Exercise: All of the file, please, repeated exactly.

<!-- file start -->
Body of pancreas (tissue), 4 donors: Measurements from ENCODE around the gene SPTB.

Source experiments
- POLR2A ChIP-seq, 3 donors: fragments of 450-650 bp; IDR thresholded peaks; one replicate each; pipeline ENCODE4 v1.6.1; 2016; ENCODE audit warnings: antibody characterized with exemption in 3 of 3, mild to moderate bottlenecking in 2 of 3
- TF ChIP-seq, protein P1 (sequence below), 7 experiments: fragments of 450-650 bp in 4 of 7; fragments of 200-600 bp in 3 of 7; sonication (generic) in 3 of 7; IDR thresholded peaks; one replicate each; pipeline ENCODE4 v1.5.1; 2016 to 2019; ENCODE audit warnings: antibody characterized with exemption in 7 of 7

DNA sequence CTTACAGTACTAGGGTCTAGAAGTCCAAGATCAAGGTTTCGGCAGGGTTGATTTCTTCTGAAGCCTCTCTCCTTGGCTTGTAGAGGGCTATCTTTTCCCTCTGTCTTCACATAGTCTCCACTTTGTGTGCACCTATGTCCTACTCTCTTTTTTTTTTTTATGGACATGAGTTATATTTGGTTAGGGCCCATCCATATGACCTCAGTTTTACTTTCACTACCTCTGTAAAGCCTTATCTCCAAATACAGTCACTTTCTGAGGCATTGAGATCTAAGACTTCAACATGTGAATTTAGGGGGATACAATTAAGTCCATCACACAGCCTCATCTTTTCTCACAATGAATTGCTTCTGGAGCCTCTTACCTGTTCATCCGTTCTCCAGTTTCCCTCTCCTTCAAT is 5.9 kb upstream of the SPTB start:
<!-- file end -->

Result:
Body of pancreas (tissue), 4 donors: Measurements from ENCODE around the gene SPTB.

Source experiments
- POLR2A ChIP-seq, 3 donors: fragments of 450-650 bp; IDR thresholded peaks; one replicate each; pipeline ENCODE4 v1.6.1; 2016; ENCODE audit warnings: antibody characterized with exemption in 3 of 3, mild to moderate bottlenecking in 2 of 3
- TF ChIP-seq, protein P1 (sequence below), 7 experiments: fragments of 450-650 bp in 4 of 7; fragments of 200-600 bp in 3 of 7; sonication (generic) in 3 of 7; IDR thresholded peaks; one replicate each; pipeline ENCODE4 v1.5.1; 2016 to 2019; ENCODE audit warnings: antibody characterized with exemption in 7 of 7

DNA sequence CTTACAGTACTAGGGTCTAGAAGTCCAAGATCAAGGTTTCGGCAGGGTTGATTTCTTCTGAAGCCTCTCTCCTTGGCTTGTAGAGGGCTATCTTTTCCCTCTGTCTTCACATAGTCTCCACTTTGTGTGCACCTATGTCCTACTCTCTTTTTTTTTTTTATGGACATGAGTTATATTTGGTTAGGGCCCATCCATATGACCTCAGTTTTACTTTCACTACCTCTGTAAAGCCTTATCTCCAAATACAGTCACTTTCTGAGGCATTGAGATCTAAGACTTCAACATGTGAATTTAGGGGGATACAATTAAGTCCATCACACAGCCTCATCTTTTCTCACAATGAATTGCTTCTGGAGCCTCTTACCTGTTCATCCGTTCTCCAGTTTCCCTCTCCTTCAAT is 5.9 kb upstream of the SPTB start: